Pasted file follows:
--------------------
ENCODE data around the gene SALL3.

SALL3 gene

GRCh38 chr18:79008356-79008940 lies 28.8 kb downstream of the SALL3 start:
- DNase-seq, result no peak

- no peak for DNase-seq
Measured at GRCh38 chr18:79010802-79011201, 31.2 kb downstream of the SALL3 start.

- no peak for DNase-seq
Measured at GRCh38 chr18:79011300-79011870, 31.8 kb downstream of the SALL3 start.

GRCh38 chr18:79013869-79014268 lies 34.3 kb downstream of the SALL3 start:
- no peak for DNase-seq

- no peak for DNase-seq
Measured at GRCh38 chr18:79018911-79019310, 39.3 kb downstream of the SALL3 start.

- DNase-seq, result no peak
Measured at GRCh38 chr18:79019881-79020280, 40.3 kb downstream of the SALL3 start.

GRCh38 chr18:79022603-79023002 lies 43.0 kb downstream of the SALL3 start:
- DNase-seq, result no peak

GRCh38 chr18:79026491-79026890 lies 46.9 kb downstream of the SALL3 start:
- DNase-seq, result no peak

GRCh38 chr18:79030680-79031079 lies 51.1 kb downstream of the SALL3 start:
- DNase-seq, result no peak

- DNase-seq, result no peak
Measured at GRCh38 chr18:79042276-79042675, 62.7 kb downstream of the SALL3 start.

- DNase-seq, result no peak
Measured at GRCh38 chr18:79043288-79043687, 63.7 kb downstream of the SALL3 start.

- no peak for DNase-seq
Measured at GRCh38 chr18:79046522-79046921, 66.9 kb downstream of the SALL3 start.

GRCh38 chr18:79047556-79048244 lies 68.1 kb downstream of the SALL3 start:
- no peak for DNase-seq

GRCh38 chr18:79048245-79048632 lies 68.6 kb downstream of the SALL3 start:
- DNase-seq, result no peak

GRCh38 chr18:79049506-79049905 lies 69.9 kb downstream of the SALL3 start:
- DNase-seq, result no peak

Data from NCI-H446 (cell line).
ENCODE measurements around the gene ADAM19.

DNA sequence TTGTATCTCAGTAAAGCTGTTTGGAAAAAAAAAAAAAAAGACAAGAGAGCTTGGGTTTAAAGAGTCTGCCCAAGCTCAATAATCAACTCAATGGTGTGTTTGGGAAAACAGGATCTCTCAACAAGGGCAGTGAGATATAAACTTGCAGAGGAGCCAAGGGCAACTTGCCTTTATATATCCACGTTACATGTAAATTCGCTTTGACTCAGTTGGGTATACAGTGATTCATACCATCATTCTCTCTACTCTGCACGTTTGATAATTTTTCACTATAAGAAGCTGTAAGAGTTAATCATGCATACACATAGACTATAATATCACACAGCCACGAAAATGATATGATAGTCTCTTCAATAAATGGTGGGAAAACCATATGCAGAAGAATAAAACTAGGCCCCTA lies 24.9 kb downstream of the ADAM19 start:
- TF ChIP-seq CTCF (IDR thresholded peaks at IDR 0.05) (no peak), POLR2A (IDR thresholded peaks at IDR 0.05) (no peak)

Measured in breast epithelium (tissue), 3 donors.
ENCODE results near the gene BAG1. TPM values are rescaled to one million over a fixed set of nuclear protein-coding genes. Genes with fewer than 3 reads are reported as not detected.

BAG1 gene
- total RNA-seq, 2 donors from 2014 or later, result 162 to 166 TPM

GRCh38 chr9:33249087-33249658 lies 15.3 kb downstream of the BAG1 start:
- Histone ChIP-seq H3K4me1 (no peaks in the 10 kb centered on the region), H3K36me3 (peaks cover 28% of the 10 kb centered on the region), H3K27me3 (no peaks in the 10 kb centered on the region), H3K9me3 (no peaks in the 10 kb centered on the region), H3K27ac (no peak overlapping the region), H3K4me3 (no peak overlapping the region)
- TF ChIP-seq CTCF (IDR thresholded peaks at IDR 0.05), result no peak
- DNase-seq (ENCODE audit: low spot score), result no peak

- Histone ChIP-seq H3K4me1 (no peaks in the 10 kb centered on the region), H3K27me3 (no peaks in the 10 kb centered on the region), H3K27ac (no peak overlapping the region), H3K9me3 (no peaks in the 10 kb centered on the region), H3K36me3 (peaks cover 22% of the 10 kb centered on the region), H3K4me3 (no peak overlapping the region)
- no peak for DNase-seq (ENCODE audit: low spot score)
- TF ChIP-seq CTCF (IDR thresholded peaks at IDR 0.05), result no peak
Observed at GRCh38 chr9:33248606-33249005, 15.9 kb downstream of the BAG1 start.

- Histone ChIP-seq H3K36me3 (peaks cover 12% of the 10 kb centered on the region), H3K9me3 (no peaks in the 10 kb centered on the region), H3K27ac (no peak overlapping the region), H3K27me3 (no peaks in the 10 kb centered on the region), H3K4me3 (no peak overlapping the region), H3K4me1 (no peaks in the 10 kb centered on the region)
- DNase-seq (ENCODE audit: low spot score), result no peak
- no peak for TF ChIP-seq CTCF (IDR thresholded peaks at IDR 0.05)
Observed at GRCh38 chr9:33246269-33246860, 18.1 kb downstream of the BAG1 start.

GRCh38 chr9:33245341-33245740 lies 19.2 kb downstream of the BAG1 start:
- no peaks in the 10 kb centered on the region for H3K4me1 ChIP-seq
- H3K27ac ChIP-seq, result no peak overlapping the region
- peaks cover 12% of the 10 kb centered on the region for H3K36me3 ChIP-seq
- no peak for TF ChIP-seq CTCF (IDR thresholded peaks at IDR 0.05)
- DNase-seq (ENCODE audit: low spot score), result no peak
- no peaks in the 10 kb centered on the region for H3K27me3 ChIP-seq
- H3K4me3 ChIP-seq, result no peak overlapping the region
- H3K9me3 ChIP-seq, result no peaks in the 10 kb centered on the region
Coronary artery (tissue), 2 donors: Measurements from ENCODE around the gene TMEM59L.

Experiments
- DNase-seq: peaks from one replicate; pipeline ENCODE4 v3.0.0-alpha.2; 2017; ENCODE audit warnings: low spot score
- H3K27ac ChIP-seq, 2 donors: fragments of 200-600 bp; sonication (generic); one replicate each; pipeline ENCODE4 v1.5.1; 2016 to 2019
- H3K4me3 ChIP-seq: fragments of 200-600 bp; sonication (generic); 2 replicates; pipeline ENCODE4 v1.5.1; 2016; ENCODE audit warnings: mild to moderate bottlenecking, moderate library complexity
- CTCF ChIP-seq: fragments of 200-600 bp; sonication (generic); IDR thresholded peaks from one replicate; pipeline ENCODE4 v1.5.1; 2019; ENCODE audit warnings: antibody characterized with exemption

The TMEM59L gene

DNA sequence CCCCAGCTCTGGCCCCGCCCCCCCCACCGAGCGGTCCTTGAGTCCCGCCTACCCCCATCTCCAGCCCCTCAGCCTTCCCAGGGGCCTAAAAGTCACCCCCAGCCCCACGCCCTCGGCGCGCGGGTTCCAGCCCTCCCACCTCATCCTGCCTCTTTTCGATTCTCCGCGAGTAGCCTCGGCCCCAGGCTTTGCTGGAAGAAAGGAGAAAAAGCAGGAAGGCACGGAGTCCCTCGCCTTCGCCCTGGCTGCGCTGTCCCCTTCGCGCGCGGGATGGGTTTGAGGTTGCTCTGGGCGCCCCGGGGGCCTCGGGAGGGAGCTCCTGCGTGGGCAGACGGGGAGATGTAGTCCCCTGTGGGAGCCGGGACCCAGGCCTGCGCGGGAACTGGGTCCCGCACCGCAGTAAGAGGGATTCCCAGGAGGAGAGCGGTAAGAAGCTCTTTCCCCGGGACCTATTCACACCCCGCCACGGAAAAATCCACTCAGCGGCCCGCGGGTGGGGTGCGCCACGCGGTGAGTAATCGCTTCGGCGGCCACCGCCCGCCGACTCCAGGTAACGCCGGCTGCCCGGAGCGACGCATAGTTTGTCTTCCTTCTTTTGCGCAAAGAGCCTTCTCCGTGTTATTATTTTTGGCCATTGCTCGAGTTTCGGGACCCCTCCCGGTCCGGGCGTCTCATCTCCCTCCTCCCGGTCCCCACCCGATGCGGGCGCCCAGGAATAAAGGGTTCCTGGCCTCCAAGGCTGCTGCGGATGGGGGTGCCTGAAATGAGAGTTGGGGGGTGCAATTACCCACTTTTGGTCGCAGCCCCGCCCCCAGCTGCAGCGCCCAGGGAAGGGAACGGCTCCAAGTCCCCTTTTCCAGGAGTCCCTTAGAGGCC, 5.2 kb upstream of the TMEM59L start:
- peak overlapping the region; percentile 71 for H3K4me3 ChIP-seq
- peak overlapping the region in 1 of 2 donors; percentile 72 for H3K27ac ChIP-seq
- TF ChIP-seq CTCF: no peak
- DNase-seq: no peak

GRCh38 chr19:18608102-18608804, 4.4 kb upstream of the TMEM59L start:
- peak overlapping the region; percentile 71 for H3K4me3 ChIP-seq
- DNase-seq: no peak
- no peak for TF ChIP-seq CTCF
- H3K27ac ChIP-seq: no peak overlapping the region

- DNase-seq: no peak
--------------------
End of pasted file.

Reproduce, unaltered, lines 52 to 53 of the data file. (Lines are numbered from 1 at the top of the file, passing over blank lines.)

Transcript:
Observed at GRCh38 chr9:33246269-33246860, 18.1 kb downstream of the BAG1 start.

GRCh38 chr9:33245341-33245740 lies 19.2 kb downstream of the BAG1 start: